As monk U Wirathu raps Suu Kyi’s party, Buddhist nationalists muddy Myanmar’s election campaign
As monk U Wirathu raps Suu Kyi’s party, Buddhist nationalists muddy Myanmar’s election campaign
Daw Aung San Suu Kyi is caught between a ‘rock and a hard place’, as the saying goes. On the one hand, her National League for Democracy party has been criticized by Myanmar’s most prominent Buddhist monk, U Wirathu, 47, who claimed in a widely publicized interview last week with Reuters news agency that “NLD people are so full of themselves” and that “they don’t have a high chance of winning in the elections.”
And on the other hand, local and international rights groups have criticized her for not standing up for the country’s increasingly pressured Muslim minority and for her party not fielding a single Muslim candidate in the race for the 2015 elections to be held on November 8.
Hardliners gun for ruling USDP
As the clock ticks down to the crucial polls, Buddhist nationalism is being used to muddy the election race. Leading the drive is the monk-led Organisation for Protection of Nationality and Religion (Ma Ba Tha), which directly, or often more subtly, is calling on the electorate to reject the NLD and vote for President U Thein Sein’s ruling Union Solidarity and Development Party (USDP).
The USDP, Myanmar’s army-backed ruling party, is growing desperate, given the apparent popular support for the country’s democracy icon Suu Kyi and her NLD party, a party that has, in effect, been waiting 25 years for another shot at power following the election victory stolen from them in 1990 by the military generals.
Analysts claim the support of the Ma Ba Tha represents the USDP’s best chance to hang on to power in these watershed elections, an injection of support for the generals probably unforeseen back in 2003 when then country’s leader, General Khin Nyunt ,first unveiled the military-written “Roadmap to Discipline-flourishing Democracy”.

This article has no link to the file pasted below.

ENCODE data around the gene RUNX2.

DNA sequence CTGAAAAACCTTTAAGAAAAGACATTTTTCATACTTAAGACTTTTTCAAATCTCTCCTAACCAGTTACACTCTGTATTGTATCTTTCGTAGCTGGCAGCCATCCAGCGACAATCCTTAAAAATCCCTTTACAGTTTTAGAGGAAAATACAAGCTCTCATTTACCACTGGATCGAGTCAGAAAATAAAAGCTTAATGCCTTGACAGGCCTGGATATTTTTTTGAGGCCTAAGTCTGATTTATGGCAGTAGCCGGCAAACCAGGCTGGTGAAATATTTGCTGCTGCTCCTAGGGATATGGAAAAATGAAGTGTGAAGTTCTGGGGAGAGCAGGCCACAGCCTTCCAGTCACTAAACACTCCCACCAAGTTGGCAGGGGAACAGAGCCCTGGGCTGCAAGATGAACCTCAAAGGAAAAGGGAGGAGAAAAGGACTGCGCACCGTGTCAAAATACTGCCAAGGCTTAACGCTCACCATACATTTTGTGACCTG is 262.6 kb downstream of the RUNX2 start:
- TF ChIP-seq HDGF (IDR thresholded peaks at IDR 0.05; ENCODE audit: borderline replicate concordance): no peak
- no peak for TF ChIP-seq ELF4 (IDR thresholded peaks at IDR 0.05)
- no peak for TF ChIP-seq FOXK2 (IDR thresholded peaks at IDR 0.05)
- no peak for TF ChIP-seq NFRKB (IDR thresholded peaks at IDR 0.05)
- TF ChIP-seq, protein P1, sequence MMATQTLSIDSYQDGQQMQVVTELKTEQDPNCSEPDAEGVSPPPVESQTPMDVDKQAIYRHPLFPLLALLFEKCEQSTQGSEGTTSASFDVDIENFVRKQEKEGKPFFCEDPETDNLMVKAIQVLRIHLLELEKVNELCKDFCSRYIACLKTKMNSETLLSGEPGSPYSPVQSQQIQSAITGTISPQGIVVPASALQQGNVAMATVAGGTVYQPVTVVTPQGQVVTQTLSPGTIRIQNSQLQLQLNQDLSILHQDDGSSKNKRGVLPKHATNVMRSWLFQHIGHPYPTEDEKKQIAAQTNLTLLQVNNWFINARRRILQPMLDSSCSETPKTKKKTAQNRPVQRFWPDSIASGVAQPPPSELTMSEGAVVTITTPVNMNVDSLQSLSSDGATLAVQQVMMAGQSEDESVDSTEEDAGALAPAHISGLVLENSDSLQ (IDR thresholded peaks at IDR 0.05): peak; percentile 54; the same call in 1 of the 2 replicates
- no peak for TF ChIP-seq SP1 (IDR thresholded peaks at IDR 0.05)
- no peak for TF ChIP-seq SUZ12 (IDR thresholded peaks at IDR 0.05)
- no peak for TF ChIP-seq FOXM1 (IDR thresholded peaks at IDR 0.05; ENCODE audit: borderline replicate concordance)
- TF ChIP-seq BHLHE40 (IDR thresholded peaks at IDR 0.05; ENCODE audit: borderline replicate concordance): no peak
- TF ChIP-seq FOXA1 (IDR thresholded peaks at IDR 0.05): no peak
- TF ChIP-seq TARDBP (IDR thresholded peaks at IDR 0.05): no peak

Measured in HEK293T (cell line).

There is little doubt that back then the generals, including Senior General Than Shwe, envisaged a more managed transition from dictatorship to democracy that would see them still holding the reins of power.
Now, in the run-up to these crucial elections, religion, specifically a fear-mongering call to protect Myanmar Buddhism from “Muslim expansion” and “suicide bombers” is being used to try to rally the electorate to, in effect, vote for the party of the generals.
And the criticisms, threats, and bad language used by supporters of Ma Ba Tha at some rallies, in press conferences, and spread around social media, is an indication of how bitter the battle has become.
Despite a constitutional ban on the clergy taking part in politics, hardline monks have grown increasingly vocal in their attacks on the NLD which opposed the four so-called Protection of Race and Religion laws that are seen as targeting women and the country’s Muslim minority, approximately 5 percent of Myanmar’s 51 million population.
Yet listening to voices of monks involved in the Ma Ba Tha movement, there is a sense of mixed messages being conveyed.
Prominent monk Sayadaw Ashin Nyanissara, commonly known as Sitagu Sayadaw, told an October 4 gathering of tens of thousands of Ma Ba Tha followers in Yangon, celebrating the passing of the four Protection of Race and Religion laws, that the Sangha should “not interfere in politics.”
“When monks campaign to protect race and religion, people say they are doing politics,” he told the crowd. “Some say monks cross the line. Don’t get irritated by those declarations. If you are irritated, you will get into trouble, you will lose. However, I don’t mean monks should get involved in politics. I mean we monks should watch the condition of this country with patience and care. We should help in changing social injustice to social justice. We should also help in social welfare. But we should avoid politics. This I request respectfully to all of you.”
Sitagu Sayadaw stressed that monks should do more than focus on religious issues, putting more effort into social welfare, while adding there should be a balance between the two.
While monk Sitagu Sayadaw teetered on the line between the Sangha’s devotion to spiritual and social support and politics, prominent Mandalay monk U Wirathu, no stranger to controversy, has rapped the NLD and openly endorsed President U Thein Sein’s party.
“If we have to choose the best, it is President Thein Sein’s government,” U Wirathu told Reuters, just before the October 4 rally. “They could open the doors and work
step by step for peace and development.”
Stirring up fears
Religion is being used as a potent force to attempt to sway voters. And it is proving tough if not impossible for any politician to counter the rhetoric. The 10,000 or more supporters of Ma Ba Tha who crammed into Yangon’s national stadium on October 4 were encouraged to support efforts to protect Buddhism in Myanmar and to be wary of the dangers posed by those who don’t adhere to the faith.
The use of the stadium was reportedly agreed after the intervention of President U Thein Sein, according to local media. The presidential intervention overruled a Ministry of Sports edict that blocks stadiums from hosting non-sporting events.